Perhaps my magazine could contribute the needed synthesis. Unfortunately it, too, is imprisoned by the dynamics of its stratified sponsor. The chief editor is a man who got his job through cronyism; he used his long-time friendship with the general director to convince the organization that it had to put out a prestigious-looking magazine. This fellow actually is unsuited to be a chief editor, never having worked as one before. He has no idea how to coordinate the people working on the project and is mainly concerned with using the magazine as a means of promoting his own reputation as an intellectual. His light, monotonous writing keeps popping up all over the publication as a result. Such pretense also extends to our overall choice of articles. We tend to concentrate on impressive-looking stories by or about major personalities that usually turn out to be mundane hand-me-downs. Other common items include specious reports presented as scoops.
The male conceit at play here is symptomatic of the sexist mentality central to office proceedings. I hadn’t been working for more than twenty minutes on the first day when one of the more compliant women grumbled to me, “This place is really male dominated. The guys at the top, they decide everything.” It is worse than she knew. Behind the female staffs backs, the male management consistently favors those women who embody its version of femininity — attractive, accom plished, and agreeable. Typically, when we were running a speech by an award-winning female filmmaker in the magazine, the chief editor couldn’t mention her name, it seemed, without exclaiming. “What a beauty’ She’s a good friend of mine, too.”
Of course, with ecofeminism a widely discussed topic these days, it has become practically a cliché to connect male domination with human domination of nature and the ensuing environmental destruction. Accepting this idea is one thing, applying it quite another. In a situation in which everybody is compartmentalized, the authorities are free to adapt feminist principles to their own uses. One male philosopher with whom I have dealt is renowned for expounding on the necessity of smashing patriarchy in order to live in harmony with nature, but I notice that he uses his wife as his secretary. His close confederate where I work is notorious for the way he manipulates his all-female staff to keep them underpaid while he gets the credit for their work.
The conception of the environment engendered by this traditional hierarchical structure is an elitist, romanticized one that sets a natural, wild ecology apart from sordid human society. Utopian, pristine nature is something to be pro tected by the enlightened few against the despoiling masses. The concept that ecological renaissance is attendant on human liberation is not on the agenda. The steel mill? Male-female relations? Forget it. These issues are outside the managerial paradigm.
In its extreme, elitist environmentalism regards humans as interlopers who should go back to stone-age lifestyles so as not to interfere with the natural world, as if it were ever possible for humans to have no influence. More frequently, an interspecies egalitarianism is advocated while an intraspecies one gives way to a desperate and coercive, if not racist, outlook on population control. When researching the AIDS epidemic in Africa, I was not at all surprised to hear jokes about “AIDS as population control” despite the fact that Africa is a diverse, but mostly sparsely populated land that is richly endowed with natural resources.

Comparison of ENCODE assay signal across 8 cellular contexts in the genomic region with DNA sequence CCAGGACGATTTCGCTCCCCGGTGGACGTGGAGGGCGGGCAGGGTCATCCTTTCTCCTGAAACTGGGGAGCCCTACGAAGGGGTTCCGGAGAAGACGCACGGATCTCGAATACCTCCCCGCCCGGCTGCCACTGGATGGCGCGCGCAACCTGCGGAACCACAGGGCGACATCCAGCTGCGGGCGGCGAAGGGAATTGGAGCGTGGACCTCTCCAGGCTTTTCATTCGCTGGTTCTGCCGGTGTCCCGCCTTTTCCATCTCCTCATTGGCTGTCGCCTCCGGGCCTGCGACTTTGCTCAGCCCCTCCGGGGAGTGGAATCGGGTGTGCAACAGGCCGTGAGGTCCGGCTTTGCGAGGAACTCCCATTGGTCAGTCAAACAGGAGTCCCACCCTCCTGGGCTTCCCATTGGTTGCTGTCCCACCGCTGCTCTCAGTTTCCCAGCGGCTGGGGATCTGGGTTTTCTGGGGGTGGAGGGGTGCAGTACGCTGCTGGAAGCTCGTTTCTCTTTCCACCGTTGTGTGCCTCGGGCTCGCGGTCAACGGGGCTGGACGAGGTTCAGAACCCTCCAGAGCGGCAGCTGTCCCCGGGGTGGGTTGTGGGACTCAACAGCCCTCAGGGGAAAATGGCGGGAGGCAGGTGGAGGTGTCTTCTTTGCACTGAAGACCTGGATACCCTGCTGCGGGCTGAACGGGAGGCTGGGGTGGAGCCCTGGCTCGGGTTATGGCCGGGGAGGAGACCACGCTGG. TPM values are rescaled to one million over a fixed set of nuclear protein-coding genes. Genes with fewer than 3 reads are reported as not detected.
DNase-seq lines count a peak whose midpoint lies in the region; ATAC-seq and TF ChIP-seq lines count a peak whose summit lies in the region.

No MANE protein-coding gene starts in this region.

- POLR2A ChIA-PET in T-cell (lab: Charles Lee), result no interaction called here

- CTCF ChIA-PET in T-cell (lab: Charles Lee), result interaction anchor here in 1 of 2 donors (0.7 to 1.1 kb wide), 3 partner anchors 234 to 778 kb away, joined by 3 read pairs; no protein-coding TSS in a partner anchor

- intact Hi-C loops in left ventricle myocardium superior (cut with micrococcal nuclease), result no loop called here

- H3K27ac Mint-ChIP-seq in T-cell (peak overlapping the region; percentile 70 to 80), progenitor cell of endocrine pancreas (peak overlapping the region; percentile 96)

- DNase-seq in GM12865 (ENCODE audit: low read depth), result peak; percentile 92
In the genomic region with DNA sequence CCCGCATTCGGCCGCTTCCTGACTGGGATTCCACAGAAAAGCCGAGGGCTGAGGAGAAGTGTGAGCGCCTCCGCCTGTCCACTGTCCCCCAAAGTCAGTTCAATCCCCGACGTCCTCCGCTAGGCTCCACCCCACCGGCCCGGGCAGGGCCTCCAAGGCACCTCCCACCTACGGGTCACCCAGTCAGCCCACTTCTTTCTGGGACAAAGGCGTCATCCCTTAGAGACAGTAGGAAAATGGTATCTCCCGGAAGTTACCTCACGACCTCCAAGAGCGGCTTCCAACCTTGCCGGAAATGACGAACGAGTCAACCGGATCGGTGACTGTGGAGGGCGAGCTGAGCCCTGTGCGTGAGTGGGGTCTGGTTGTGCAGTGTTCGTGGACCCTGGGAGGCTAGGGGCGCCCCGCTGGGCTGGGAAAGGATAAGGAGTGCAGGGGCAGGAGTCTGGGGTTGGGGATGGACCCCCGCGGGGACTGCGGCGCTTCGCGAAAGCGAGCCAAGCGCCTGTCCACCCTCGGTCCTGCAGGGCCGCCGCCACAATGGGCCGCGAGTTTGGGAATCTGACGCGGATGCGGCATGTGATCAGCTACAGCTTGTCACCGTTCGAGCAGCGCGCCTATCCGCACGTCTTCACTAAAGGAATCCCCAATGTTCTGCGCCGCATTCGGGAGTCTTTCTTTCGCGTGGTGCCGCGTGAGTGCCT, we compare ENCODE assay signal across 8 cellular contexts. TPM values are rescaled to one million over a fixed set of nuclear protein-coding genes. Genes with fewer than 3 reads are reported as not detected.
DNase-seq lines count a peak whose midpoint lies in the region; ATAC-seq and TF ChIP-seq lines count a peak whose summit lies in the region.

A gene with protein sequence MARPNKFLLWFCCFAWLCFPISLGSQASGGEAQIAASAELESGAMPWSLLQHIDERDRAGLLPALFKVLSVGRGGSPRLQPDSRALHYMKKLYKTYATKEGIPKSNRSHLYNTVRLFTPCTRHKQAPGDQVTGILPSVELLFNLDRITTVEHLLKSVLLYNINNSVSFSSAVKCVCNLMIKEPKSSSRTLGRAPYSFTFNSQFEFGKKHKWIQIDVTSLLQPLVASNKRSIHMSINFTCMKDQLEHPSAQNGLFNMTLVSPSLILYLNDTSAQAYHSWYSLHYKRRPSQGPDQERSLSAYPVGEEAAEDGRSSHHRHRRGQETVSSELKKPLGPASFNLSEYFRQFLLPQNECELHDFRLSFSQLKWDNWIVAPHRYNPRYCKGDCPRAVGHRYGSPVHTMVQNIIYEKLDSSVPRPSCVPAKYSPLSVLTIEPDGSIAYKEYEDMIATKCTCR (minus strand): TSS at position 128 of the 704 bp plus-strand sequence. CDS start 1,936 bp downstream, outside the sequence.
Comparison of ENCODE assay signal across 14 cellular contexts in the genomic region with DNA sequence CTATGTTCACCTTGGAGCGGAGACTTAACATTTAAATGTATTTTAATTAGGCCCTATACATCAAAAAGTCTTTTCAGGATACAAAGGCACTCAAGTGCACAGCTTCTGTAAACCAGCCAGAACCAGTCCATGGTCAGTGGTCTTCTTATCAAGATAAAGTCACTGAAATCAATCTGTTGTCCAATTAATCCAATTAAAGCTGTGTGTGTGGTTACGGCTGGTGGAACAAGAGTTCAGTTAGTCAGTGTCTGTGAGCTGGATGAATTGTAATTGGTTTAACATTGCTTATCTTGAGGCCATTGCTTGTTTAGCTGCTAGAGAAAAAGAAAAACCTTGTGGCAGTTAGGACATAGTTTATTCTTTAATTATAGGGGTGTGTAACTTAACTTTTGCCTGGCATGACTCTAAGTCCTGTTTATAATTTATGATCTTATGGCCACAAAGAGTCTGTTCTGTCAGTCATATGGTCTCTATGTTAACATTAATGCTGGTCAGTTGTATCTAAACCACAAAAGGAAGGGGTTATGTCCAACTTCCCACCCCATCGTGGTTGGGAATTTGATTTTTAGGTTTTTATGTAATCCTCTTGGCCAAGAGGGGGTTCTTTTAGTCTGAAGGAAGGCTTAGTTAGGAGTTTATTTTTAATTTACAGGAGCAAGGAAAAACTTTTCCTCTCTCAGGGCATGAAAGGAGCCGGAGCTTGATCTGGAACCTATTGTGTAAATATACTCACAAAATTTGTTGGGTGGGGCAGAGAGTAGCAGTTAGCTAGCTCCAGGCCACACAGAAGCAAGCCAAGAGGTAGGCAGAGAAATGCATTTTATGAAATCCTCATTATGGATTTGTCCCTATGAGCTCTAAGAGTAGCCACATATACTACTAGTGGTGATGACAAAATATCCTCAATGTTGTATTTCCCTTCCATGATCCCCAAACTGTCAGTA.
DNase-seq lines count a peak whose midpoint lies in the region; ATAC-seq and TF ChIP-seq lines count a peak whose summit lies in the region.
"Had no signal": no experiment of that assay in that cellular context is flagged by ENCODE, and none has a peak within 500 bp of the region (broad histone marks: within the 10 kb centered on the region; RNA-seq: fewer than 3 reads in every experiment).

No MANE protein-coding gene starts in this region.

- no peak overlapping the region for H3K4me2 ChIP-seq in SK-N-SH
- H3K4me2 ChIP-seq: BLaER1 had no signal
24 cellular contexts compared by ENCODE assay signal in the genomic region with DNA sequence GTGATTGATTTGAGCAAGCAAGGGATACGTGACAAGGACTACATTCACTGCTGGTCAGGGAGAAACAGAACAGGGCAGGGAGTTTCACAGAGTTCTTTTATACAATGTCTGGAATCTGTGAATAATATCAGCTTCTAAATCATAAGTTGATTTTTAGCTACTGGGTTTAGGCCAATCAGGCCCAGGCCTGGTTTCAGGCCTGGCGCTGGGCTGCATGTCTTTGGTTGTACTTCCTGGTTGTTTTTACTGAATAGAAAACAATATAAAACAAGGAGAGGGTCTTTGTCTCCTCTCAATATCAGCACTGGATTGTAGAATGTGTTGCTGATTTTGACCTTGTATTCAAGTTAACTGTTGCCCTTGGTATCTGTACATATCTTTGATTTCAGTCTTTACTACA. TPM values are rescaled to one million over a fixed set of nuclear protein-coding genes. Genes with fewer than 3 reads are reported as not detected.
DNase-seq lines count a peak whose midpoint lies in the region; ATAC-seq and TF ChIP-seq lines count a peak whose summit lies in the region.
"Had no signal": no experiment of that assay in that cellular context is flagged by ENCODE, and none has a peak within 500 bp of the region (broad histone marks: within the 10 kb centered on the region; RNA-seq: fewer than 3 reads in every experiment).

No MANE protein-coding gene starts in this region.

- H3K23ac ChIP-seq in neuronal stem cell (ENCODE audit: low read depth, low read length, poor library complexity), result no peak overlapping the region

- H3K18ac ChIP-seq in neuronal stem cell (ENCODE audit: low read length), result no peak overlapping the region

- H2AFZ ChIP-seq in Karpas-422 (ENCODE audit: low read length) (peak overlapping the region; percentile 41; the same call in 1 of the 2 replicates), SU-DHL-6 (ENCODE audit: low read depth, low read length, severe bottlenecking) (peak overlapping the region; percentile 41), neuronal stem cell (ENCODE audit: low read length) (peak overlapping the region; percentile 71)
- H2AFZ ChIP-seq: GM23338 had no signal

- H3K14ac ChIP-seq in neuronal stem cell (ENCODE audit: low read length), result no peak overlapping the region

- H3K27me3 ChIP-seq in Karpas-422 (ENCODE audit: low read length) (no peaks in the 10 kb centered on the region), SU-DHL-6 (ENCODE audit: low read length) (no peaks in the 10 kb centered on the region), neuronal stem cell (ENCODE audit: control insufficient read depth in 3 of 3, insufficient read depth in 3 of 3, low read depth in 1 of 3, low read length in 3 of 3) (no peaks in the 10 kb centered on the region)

Even more humanitarian environmental positions, which actually are well represented where I work, frequently betray anti-democratic managerial attitudes. Contending that the “resources necessary for generalizing Western industrial consumption levels are simply unavailable,” one of my coworkers argues for basing Third World economies on a neo-Maoist self-sufficient mix of small-scale farming and low-tech industry. Whatever this model’s desirability, its impetus cannot come from technocrats who themselves live at Western consumption levels. The point is to extirpate materialist value systems, not establish a new ruling class.
These elitist versions of environmentalism are unlikely to inspire a man movement, but they do provide environmental officialdom with a justification for its existence since a group of heroic leaders is deemed necessary to prevent catastrophe. They also provide office staff with a cause to devote itself to so that it members work on the cheap, in substandard working conditions.
For $12,000 per year (or less for those designated as part-time or “outside con tractors”) and no benefits, we work cheek by jowl in dark, stuffy rooms for many more than 40 hours a week. Considering that we’re supposed to be nature lovers, it’s strange that there’s nary a plant to be found. Indeed, our vacations are so meager that we have little contact with nature at all unless we manage to get funding for work-related trips.
With all the crowding and noise, it is difficult to get anything done. Even finding a place to have private conversation is a chore. Recently, I made a major faux pas when I was overheard talking to myself, complaining about what someone else had done.
One wouldn’t think that occupational hazards would be a problem, but they do occur. To cite one case, our ratty desktop copier, which was located in the narrow main hallway, suddenly started leaking noxious fumes every time it was in operation. I refused to use it, and after a few weeks, another staffer learned from an occupational safety group that the fumes were xylene, a potent carcinogen. (Ah yes, xylene. I remember xylene from the steel mill, where we kept a bin of it in our combined lunch and tool room to clean machine parts — and our hands.)
Still nothing was done for months. The director, whose personal life was in an uproar, felt overwhelmed by all the decisions he had to make daily. He couldn’t choose between getting the old copier overhauled or buying a new super-duper $8000 model. Finally, he chose the deluxe route. The place still stinks, though. With the fancy copier now doing the bulk jobs that we formerly sent out, and a new laserwriter going full blast next to it, the hallway continues to get its share of fumes. God help us when the machines get old!
The new laserwriter is part of an elaborate stock of computer equipment that constitutes a major staff nuisance. Computers are the one thing we have in abundance because their flashy aura makes them easily fundable. Describing these PC's as “cutting edge” is accurate in more ways than one. After working on them for hours at a stretch, I suffer from eye strain, headaches, and back pain. If I type a lot on the keyboard, my wrists feel like they are about to break off.